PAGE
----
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Texas ‘No Refusal Weekend’ Ruled Unconstitutional

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By Angela Kaye Mason, Contributor

On Wednesday, November 26, 2014 the Texas Court of Criminal Appeals ruled that the controversial “no refusal weekend” was unconstitutional. This law formerly allowed police to take blood sampled from drivers, even if the driver refused.

Is ‘No Refusal’ an ‘Unreasonable Search & Seizure’?

Recently, the implementation of the “no refusal weekend” had become quite popular, especially during holidays such as Saint Patrick’s Day and Super Bowl Sunday. Those are the weekends when the number of people Driving While Intoxicated (DWI) increases a great deal. On such weekends, the police would enact a policy which allowed them to test the blood alcohol level of suspected drivers even if the driver refused to submit to the testing. The practice had caused much controversy as citizens insisted that it was an unreasonable search and seizure.

Judges Must Sign Warrants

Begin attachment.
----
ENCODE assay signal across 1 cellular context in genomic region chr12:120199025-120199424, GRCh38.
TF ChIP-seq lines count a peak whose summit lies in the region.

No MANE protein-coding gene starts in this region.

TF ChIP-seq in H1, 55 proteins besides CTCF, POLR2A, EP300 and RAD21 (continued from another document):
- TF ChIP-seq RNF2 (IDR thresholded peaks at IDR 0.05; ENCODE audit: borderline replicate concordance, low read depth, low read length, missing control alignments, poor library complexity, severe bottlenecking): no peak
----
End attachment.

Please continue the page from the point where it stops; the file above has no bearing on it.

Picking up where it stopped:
Under the new ruling, police officers must have a signed warrant before a suspected DWI driver can be forced to submit to a blood test. In many jurisdictions, this was already the procedure; police would have a judge ready to sign a search warrant, usually on the scene of an accident or traffic stop. In other jurisdictions, a DWI enforcement van is used to take suspected DWI drivers to where a judge can sign the warrant. This new ruling will not prevent police from being able to determine whether or not a suspect is driving over the legal limit, nor will it stop suspected DWI drivers from being forced to submit to a blood sample. It will simply make sure that a warrant has been signed first.

Legislature Revised Wording in Attempt to Pass ‘No Refusal’